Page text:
Everyday Life in Traditional Japan

5.0 out of 5 stars Samurai film primer

“Everyday Life in Traditional Japan” is basically a beginner’s guide to the Edo period. It gives a short history of the era, of the isolationist policy that allowed traditional Japanese culture to flourish untouched, and the power shift between the Emperor and the Shogun. It then breaks down the four classes, the samurai, the farmers, the craftsmen and the merchants, and shows the daily life, traditions and laws that bound each class. Also included are the fringe element, the doctors, priests, courtiers, actors, artists and outcasts who lived outside the class system but were still ruled by it.

Aside from being a nice little history lesson, I found this book to be the perfect primer to anyone interested in samurai flicks or historical anime. The easy-to-understand outline of the four classes, and what they were and were not allowed to do, own, eat, etc…gave me more than one “Ah-ha!” moment as something suddenly became clear to me in a movie that I had seen before. This is all the detail work, the background stuff going on, like why a big metal fish hangs over the stoves of peasant houses and why warriors wear those big basket helmets.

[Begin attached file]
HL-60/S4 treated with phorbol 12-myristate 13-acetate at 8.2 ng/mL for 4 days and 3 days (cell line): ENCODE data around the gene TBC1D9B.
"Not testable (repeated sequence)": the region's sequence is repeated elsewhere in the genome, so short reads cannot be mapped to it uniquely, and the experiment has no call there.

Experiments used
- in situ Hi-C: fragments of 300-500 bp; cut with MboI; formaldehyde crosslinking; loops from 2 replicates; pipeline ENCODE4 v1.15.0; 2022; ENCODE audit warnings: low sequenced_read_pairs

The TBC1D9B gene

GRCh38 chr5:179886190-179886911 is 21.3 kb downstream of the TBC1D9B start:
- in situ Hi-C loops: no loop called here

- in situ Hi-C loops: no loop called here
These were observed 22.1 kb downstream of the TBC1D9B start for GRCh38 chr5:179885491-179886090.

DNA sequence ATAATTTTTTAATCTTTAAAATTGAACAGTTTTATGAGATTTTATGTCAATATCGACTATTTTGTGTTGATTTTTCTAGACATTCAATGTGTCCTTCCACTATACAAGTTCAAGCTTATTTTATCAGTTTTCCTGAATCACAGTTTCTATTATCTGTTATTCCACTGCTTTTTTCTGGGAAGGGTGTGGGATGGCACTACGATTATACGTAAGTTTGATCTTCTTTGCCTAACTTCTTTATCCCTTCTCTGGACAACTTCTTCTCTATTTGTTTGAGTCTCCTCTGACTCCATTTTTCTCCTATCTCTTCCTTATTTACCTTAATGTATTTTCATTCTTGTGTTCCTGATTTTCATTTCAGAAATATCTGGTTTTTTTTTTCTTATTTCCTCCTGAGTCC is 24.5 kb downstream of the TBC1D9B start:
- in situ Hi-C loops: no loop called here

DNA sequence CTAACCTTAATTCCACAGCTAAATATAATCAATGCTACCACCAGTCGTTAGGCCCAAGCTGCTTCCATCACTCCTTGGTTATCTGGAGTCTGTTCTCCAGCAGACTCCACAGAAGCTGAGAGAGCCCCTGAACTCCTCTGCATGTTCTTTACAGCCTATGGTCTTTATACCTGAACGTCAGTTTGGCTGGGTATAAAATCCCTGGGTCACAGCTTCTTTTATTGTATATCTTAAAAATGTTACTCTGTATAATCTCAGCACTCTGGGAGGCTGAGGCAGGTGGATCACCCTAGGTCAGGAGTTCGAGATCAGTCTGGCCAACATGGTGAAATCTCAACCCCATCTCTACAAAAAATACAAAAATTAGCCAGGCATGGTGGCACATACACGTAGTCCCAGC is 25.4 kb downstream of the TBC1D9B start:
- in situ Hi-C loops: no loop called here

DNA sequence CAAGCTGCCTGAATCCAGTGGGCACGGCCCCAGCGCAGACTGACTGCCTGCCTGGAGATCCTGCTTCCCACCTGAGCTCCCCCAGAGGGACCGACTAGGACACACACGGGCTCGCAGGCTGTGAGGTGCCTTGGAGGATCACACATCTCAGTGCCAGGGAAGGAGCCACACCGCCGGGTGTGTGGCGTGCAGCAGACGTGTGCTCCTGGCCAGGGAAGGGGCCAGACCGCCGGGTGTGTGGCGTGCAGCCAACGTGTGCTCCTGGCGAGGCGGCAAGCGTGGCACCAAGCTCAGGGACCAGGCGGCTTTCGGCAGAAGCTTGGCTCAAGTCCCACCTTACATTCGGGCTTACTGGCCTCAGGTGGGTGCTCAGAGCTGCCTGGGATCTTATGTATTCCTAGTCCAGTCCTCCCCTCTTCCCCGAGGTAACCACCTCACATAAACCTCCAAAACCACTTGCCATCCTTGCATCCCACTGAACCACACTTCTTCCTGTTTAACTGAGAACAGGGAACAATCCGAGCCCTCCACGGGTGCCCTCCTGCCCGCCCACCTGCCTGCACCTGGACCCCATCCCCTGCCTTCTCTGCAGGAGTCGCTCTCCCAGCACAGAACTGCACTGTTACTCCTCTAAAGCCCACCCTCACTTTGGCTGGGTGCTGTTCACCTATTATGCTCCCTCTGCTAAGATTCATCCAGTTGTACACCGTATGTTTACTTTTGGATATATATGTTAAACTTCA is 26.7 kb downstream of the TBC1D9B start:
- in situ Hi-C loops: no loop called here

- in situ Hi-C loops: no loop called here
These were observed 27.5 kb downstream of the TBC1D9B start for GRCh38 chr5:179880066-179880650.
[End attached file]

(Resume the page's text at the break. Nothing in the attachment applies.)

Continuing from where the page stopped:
A short book at only 171 pages, it is still packed with info and easy to read. A bit on the older side, some of the translations and wording is outdated, but that doesn’t have any effect on the book on the whole. I would definitely recommend this to anyone interested in the period, be it in film, anime, books or even woodblock prints. I have read quite a few Japanese history books before, but not one that laid out the class system so clearly and easily.


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